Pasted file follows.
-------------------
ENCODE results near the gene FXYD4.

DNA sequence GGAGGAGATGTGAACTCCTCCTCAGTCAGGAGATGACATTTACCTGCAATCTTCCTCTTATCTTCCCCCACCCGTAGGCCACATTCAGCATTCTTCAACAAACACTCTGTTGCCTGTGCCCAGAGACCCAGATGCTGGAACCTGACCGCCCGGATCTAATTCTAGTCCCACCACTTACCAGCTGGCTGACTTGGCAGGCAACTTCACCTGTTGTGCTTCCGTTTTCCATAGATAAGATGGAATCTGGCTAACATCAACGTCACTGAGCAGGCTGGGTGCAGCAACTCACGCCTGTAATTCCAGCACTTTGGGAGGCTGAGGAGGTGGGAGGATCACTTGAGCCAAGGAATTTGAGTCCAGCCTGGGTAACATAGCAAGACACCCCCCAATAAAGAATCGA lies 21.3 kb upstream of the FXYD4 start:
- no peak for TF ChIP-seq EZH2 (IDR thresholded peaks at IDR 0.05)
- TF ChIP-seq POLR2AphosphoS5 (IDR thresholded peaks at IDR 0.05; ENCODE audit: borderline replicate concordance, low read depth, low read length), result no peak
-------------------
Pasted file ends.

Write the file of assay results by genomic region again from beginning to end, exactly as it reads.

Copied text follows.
ENCODE results near the gene FXYD4.

DNA sequence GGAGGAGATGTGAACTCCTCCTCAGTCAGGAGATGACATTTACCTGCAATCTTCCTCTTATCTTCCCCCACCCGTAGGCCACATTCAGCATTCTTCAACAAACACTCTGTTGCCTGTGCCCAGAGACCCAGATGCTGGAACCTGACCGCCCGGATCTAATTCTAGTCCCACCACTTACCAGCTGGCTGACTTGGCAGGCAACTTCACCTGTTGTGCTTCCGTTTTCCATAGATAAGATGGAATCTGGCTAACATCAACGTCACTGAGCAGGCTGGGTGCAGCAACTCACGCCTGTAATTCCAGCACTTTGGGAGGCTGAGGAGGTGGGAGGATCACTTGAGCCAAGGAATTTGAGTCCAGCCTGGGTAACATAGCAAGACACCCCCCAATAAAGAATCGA lies 21.3 kb upstream of the FXYD4 start:
- no peak for TF ChIP-seq EZH2 (IDR thresholded peaks at IDR 0.05)
- TF ChIP-seq POLR2AphosphoS5 (IDR thresholded peaks at IDR 0.05; ENCODE audit: borderline replicate concordance, low read depth, low read length), result no peak